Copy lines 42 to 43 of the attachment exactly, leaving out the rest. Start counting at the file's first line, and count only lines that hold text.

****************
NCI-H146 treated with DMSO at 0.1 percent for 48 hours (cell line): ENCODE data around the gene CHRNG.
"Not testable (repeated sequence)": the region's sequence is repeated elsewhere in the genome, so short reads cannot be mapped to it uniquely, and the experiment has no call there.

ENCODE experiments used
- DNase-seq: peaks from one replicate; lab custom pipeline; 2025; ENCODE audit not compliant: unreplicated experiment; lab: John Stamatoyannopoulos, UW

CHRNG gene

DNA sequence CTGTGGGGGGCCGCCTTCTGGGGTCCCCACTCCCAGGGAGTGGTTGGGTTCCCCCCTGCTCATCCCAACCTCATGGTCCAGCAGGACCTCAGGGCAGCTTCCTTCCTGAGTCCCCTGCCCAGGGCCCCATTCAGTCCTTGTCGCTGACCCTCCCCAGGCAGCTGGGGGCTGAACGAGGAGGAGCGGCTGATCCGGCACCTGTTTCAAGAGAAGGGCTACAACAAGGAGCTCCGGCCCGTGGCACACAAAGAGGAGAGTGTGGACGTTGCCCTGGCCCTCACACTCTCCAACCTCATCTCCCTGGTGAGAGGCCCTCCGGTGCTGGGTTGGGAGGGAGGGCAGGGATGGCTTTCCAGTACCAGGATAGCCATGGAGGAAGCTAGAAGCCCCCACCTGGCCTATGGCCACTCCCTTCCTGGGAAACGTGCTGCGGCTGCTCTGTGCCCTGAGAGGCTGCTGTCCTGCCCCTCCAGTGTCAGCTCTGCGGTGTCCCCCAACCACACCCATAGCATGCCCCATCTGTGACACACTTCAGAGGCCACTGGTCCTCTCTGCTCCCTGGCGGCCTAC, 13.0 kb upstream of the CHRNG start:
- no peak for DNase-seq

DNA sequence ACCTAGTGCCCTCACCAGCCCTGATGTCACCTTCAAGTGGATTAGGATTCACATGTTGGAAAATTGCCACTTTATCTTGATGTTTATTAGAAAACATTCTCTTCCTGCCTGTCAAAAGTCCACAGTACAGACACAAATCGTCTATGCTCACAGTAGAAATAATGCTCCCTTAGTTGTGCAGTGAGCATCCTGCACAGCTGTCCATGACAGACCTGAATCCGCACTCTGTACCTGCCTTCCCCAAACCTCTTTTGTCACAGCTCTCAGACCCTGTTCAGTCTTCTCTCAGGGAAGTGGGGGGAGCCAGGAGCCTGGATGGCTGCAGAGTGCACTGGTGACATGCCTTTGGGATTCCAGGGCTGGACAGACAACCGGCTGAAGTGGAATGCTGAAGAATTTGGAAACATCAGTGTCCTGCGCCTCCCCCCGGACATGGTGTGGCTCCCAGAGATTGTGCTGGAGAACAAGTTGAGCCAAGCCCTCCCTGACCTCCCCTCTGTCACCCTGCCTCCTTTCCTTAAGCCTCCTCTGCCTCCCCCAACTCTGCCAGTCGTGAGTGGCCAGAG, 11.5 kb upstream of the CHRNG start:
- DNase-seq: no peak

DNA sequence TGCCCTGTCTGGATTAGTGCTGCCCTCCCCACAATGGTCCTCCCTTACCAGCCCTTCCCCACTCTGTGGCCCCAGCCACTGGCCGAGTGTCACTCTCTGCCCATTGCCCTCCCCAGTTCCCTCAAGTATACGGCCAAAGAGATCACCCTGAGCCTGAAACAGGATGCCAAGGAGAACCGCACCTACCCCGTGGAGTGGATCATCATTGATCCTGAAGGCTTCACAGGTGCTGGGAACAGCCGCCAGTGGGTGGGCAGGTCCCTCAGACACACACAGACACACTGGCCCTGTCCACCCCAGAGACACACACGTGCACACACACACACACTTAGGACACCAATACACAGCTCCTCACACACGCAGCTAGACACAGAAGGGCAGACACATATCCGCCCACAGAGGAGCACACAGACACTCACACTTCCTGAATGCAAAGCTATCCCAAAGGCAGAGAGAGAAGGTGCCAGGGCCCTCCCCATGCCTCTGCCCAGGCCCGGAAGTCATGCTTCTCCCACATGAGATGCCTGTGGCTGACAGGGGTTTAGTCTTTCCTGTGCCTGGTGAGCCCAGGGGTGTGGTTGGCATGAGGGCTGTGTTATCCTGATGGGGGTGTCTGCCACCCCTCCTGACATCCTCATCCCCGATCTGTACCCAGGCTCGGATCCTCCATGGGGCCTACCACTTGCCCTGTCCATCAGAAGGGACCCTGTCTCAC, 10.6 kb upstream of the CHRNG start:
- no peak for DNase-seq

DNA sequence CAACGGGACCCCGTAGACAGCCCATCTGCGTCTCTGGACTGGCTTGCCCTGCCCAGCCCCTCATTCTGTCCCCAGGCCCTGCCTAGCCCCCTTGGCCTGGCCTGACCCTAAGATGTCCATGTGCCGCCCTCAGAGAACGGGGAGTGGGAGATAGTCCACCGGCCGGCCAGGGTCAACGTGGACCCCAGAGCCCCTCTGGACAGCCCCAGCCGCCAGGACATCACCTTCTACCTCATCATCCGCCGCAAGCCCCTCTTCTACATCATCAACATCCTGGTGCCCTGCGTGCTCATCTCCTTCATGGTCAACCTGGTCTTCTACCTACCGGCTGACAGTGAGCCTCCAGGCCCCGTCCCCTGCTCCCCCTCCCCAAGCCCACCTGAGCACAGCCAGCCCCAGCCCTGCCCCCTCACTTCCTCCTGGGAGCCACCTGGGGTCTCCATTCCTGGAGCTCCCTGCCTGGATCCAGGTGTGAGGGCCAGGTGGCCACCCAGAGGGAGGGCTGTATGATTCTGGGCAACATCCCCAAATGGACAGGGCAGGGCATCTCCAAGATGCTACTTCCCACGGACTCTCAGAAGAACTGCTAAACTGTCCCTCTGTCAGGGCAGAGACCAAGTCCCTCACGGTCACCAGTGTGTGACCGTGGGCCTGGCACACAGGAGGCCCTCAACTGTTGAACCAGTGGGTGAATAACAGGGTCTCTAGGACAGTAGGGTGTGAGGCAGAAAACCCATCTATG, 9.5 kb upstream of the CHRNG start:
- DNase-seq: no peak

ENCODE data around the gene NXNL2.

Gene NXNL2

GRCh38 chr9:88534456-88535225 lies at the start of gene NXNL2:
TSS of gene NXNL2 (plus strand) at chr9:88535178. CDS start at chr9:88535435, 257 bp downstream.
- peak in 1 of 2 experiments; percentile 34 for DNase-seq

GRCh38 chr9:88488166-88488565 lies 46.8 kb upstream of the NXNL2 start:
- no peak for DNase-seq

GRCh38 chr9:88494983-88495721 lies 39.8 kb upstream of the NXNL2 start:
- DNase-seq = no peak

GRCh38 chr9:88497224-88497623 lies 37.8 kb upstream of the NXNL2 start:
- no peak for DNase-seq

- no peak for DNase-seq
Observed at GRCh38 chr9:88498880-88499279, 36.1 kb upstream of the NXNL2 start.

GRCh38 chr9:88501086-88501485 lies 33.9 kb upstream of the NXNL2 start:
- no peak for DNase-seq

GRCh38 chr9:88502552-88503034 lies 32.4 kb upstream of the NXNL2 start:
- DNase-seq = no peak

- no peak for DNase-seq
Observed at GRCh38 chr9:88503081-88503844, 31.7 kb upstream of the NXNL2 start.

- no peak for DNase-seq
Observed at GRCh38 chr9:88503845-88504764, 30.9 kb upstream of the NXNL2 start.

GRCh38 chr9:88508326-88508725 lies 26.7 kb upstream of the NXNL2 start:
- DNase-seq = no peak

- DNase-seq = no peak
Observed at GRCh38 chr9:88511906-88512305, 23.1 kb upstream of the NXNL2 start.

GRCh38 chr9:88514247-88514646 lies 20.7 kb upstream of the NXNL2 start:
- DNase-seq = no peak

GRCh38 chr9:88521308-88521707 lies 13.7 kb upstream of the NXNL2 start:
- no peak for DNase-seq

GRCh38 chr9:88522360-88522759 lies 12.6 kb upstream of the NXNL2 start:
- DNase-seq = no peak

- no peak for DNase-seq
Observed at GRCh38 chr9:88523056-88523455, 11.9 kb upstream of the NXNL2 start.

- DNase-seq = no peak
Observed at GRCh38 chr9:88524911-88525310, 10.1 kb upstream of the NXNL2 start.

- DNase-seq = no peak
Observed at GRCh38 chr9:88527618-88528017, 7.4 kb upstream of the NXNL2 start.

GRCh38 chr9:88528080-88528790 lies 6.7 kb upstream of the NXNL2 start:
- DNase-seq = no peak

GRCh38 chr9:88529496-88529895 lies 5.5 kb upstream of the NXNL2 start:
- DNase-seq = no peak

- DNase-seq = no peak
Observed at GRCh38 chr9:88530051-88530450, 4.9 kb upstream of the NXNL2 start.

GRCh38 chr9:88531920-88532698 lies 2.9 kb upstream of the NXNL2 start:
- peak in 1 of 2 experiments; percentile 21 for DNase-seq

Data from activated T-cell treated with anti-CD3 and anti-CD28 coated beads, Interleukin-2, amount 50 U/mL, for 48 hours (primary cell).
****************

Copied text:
- no peak for DNase-seq

GRCh38 chr9:88522360-88522759 lies 12.6 kb upstream of the NXNL2 start: